Eleven-year-old Aya Al-Ajlah, a student in Gaza, is sad that her school notebook filled with two months of effort sunk in rain water which poured in from her classroom window. All of the classroom's glass window panes were smashed during the most recent Israeli war on the Gaza Strip. She sits next to the broken window in a school that was targeted by Israeli missiles located in Shujaya, on the eastern border of Gaza.
Al-Ajlah tells a journalist from the Anadolu Agency that the window is covered with pieces of torn plastic, which allows cold air and rainwater to seep in. She calls on the official bodies responsible for the reconstruction of the Gaza Strip to take interest in all the schools targeted by Israel and grant the students of Gaza their right to learn in a suitable environment.
She said: "The cold air and rainwater seeping through the plastic is enough to disrupt our studies because we are cold all day and this distracts us."
Taghreed Al-Areer, who works as a science teacher at the same school, complains about the negative impact the recent Israeli war on the Gaza Strip has had, especially on schools.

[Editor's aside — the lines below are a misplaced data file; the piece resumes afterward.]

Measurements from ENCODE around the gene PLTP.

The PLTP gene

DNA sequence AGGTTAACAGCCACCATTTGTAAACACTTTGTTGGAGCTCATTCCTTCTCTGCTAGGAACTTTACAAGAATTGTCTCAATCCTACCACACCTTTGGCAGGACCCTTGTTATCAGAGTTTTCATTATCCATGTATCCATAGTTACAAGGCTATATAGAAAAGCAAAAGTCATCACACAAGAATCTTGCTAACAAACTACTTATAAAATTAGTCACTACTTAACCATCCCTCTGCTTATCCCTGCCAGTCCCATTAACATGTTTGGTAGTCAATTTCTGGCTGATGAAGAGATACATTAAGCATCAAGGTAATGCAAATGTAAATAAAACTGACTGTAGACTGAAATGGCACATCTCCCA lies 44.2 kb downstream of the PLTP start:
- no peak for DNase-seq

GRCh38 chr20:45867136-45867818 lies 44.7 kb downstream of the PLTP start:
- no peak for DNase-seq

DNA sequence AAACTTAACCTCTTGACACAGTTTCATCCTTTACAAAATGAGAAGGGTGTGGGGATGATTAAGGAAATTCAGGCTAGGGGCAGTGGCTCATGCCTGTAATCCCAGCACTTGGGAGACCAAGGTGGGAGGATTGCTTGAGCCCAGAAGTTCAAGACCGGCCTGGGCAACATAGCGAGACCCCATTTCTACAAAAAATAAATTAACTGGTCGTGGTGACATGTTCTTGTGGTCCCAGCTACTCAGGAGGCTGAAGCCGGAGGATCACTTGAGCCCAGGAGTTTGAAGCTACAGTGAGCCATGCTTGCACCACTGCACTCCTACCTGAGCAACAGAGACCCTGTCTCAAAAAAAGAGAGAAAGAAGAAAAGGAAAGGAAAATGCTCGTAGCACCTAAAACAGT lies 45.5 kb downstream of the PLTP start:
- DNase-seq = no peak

Al-Areer says that the low temperatures led to schools being flooded by rainwater. However, students and teachers at the schools made a joint effort to get rid of the water.
She demanded that schools in Gaza be reconstructed in a manner that shelters its students from the cold winters and also protects them due to their close proximity to the borders separating east Gaza from Israel.
According to the Palestinian Ministry of Education in Gaza, the war waged by Israel on the Gaza Strip on July 7 damaged 244 schools, 70 of which were UNRWA schools and 174 government schools. Some 26 of these schools were almost completely destroyed.
The Ministry of Education and Higher Education in the Gaza Strip called on the international community, the donor countries, and the countries attending the reconstruction of Gaza conference, to immediately intervene and quickly reconstruct the schools, especially as winter is approaching.
In a statement, the ministry said: "There is a real problem facing the educational process due to the fact that building and construction materials have not been allowed into Gaza. In addition to the students suffering due to the destruction of their homes, they are also suffering from the conditions of their damaged schools in the east of Khan Younis, as well as all of the eastern and northern areas of Gaza."
The ministry also stressed that it was unable to complete maintenance works at the destroyed schools, and were only able to make some small repairs with the materials they already had in order to continue the school year.